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The historical temperature change was the Medieval warming period. The Medieval warming period, also known as the Medieval climate optimum, was a time of warm climate in the North Atlantic region during the Medieval times. Causes (possibly) for the MWP were increased solar activity, decreased volcanic activity, and changes to ocean circulation. The Medieval warming period was followed by a cooler period in the North Atlantic; called the little ice age. Possible causes for the little ice age were cyclical lows in solar radiation, heightened volcanic activity, changes in the ocean circulation, variations in Earth’s orbit and axial tilt (orbital forcing), inherent variability in global climate, and decreases in the human population.
Global temperature, carbon dioxide, and methane levels have also changed over time. Thermometer readings all around the world have risen steadily since the beginning of the Industrial Revolution. According to an ongoing temperature analysis conducted by scientists at NASA’s Goddard Institute for Space Studies (GISS), the average global temperature on Earth has increased by about 0.8° Celsius (1.4° Fahrenheit) since 1880. Carbon dioxide levels have significantly changed over time as well; during ice ages, CO2 levels were around 200 parts per million (ppm), and during the warmer interglacial periods, they hovered around 280 ppm (see fluctuations in the graph). In 2013, CO2 levels surpassed 400 ppm for the first time in recorded history. This recent relentless rise in CO2 shows a remarkably constant relationship with fossil-fuel burning and can be well accounted for based on the simple premise that about 60 percent of fossil-fuel emissions stay in the air. Methane levels have recently been increasing, too. In 1985, the average concentration was 1,620 parts per billion (ppb). By 2015, it had increased to 1,800 ppb. (Before the Industrial Revolution, concentrations held steady at about 700 ppb.) But the rate of increase in recent decades has varied. From the 1980s until 1992, methane was rising about 12 ppb per year. Then came roughly a decade of slower growth at 3 ppb per year. Starting in 2007, they began to rise again and have continued to do so since, increasing at a rate of 6 ppb per year. There are other consequences occurring right now due to global warming, such as coral reef bleaching, increased droughts, longer and stronger hurricanes, sea level rising, ocean temperature increasing, and ocean acidification. Each of these consequences is due mainly to the climate/temperature changes that come with global warming.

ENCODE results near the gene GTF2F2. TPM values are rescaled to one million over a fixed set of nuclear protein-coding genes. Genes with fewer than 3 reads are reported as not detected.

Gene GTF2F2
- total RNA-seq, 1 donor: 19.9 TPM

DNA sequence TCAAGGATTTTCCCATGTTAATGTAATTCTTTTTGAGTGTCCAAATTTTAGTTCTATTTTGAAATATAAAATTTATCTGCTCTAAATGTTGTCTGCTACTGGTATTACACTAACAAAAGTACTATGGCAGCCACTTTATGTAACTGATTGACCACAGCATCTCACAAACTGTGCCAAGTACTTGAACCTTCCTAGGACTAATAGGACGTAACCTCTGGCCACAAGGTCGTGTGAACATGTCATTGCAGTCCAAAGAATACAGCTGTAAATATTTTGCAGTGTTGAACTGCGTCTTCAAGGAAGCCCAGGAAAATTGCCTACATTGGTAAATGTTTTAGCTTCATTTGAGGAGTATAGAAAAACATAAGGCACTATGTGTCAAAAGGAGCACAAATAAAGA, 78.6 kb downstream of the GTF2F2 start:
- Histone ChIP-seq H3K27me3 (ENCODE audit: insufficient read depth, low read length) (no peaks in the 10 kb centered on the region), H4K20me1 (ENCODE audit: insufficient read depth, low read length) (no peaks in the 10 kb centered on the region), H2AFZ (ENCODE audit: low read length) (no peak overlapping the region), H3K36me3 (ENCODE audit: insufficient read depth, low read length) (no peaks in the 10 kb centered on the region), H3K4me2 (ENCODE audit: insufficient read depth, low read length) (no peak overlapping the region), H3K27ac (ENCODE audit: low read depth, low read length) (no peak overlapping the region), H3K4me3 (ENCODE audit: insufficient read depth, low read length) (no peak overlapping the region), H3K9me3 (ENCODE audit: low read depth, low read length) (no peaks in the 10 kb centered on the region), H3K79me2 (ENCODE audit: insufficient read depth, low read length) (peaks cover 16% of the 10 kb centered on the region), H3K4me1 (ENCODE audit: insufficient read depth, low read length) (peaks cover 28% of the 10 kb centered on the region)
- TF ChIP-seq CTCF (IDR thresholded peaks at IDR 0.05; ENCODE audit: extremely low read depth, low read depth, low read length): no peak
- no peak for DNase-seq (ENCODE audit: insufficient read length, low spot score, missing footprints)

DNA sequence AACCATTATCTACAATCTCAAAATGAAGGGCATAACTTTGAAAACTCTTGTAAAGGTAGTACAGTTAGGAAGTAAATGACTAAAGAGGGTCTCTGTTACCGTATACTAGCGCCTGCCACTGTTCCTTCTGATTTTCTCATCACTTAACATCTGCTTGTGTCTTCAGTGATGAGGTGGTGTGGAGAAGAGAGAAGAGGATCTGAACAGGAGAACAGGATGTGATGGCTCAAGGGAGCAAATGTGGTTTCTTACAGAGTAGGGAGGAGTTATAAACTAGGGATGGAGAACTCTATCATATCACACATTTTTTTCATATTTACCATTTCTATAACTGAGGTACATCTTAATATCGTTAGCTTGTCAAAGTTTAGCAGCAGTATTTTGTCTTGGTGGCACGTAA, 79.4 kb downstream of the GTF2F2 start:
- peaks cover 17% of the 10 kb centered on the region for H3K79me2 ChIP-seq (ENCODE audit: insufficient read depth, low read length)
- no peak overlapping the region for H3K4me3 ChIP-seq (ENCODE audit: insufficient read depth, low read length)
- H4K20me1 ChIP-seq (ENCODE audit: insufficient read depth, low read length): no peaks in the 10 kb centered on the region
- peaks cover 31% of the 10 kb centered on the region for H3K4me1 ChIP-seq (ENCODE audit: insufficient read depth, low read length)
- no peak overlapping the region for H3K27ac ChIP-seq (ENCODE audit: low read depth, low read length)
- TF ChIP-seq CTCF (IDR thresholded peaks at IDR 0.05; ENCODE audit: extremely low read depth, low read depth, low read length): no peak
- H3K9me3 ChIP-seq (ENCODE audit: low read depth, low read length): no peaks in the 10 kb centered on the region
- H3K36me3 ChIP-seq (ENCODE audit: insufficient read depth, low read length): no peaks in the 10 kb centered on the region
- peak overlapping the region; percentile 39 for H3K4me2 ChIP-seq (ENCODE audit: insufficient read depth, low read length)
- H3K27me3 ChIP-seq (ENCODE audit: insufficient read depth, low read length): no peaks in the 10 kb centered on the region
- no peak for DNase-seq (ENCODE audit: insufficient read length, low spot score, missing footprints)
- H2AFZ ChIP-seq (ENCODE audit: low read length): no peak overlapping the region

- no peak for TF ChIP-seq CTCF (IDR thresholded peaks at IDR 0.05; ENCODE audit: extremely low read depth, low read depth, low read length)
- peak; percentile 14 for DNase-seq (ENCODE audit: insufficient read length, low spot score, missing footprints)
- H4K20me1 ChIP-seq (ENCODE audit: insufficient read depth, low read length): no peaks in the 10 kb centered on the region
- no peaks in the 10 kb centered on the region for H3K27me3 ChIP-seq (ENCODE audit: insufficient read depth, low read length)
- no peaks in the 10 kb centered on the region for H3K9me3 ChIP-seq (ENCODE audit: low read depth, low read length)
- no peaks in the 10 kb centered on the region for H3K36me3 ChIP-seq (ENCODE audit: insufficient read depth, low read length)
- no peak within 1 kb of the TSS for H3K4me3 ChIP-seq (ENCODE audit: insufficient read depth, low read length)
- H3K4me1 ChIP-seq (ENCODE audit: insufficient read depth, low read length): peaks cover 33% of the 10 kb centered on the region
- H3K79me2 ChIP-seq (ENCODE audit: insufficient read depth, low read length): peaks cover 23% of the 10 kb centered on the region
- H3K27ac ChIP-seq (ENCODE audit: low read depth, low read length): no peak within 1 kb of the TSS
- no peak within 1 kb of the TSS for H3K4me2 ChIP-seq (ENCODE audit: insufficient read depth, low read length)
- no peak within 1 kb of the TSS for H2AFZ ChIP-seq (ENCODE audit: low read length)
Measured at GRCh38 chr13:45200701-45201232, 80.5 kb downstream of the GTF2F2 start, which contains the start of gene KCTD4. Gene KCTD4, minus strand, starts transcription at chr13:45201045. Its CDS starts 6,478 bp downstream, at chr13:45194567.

Humans have had, and still have, a huge impact on the atmosphere. The Industrial Revolution, while it greatly advanced our technology and development as a society, it was what started to create major issues with Earth’s atmosphere. The greatest effect humans have on the atmosphere is their production of greenhouse gases, which trap heat into the atmosphere. The heat is trapped in the atmosphere causes the global temperature to rise, which then also affects the climate, too. Global temperature, as previously stated, is rising. As the Earth moved out the ice ages, the global temperature rose a total of 4 to 7 degrees Celsius over about 5,000 years. In the past century alone, the temperature has increased by 0.7 degrees Celsius, about ten times faster than the average rate of ice-age-recovery warming. On average, volcanoes release between 130 and 230 million tonnes of carbon dioxide per year. By burning fossil fuels, humans release in excess of 100 times more, about 26 billion tonnes of carbon dioxide, into the atmosphere every year. As a result, human activity overshadows any contribution volcanoes may have made to recent global warming. Besides the greenhouse effect, other factors could account for some of the climate and temperature variations. Increased solar activity and volcanic activity are two examples of some of those other factors. Solar changes have historically caused climate changes, but it is responsible for only less than 15 percent of the global temperature increases that have happened over the last century.
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